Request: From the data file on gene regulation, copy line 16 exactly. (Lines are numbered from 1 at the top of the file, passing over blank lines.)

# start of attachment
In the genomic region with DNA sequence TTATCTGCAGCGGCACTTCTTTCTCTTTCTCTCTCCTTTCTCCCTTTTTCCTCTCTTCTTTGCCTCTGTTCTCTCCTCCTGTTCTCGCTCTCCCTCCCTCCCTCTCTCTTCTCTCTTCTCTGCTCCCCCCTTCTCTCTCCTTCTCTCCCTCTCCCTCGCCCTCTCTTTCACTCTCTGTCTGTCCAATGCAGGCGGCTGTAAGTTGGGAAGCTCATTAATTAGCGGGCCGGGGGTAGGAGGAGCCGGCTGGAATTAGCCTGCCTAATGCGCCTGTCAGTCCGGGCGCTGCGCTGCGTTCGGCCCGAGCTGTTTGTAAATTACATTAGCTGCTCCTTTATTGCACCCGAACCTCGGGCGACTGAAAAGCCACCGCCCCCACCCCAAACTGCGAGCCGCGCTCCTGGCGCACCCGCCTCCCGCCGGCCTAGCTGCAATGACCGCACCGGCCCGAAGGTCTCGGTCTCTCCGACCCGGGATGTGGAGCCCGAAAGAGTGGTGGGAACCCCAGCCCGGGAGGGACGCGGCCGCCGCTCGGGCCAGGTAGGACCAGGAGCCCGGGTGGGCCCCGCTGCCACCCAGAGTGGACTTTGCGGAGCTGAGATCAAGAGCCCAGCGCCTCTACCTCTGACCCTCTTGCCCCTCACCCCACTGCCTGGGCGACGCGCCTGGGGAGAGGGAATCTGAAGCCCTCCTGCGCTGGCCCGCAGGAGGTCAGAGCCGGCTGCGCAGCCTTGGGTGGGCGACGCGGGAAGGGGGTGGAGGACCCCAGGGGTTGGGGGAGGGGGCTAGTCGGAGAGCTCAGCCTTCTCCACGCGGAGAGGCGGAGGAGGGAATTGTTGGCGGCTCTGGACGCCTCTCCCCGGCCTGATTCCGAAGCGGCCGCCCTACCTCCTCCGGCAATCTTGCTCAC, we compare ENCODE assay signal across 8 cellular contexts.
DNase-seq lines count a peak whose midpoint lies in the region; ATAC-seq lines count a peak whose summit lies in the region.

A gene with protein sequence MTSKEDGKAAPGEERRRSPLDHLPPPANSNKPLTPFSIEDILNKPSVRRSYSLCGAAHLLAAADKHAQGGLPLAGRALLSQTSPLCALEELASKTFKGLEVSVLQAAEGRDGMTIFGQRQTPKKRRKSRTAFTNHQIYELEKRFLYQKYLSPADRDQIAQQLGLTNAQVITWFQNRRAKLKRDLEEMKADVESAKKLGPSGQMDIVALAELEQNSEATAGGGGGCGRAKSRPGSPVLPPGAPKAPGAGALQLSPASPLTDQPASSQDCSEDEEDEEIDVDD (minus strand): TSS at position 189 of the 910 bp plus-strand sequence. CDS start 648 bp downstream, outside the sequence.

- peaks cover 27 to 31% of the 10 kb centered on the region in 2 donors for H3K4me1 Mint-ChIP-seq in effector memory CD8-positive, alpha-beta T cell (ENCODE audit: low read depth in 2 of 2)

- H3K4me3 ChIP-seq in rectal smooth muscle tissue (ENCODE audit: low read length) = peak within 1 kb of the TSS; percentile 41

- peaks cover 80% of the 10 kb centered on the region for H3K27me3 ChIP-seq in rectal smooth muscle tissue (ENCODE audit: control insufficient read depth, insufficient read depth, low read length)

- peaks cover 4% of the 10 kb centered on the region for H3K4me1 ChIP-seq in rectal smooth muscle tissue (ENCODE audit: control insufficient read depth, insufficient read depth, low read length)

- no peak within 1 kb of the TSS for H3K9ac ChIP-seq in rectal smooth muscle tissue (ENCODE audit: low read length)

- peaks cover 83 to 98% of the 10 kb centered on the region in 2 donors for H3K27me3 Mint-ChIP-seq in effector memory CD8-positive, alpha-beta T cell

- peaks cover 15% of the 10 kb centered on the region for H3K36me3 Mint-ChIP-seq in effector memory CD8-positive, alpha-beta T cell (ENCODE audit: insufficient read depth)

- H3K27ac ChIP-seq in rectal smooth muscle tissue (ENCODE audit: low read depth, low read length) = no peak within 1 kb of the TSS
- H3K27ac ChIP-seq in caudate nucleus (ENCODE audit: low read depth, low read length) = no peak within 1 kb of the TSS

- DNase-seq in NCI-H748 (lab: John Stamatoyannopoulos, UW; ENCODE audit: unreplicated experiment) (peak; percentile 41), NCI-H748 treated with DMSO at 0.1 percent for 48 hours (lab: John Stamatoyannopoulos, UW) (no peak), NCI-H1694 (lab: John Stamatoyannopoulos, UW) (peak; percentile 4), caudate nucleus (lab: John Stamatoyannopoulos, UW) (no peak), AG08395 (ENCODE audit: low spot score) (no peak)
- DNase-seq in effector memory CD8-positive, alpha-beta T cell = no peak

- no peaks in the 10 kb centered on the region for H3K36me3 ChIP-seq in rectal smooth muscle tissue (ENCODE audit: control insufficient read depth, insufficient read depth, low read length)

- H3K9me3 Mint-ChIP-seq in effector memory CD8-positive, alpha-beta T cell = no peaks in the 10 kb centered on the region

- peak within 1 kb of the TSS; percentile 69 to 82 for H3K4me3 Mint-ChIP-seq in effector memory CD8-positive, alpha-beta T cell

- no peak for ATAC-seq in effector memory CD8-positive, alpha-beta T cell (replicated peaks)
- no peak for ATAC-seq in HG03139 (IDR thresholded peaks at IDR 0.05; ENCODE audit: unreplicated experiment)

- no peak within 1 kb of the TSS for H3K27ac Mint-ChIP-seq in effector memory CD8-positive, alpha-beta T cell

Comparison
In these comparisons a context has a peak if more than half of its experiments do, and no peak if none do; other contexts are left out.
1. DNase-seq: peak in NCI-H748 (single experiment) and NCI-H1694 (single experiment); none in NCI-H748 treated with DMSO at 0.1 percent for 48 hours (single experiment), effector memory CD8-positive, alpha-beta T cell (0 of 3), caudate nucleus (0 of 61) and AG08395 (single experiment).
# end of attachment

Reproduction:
- H3K9me3 Mint-ChIP-seq in effector memory CD8-positive, alpha-beta T cell = no peaks in the 10 kb centered on the region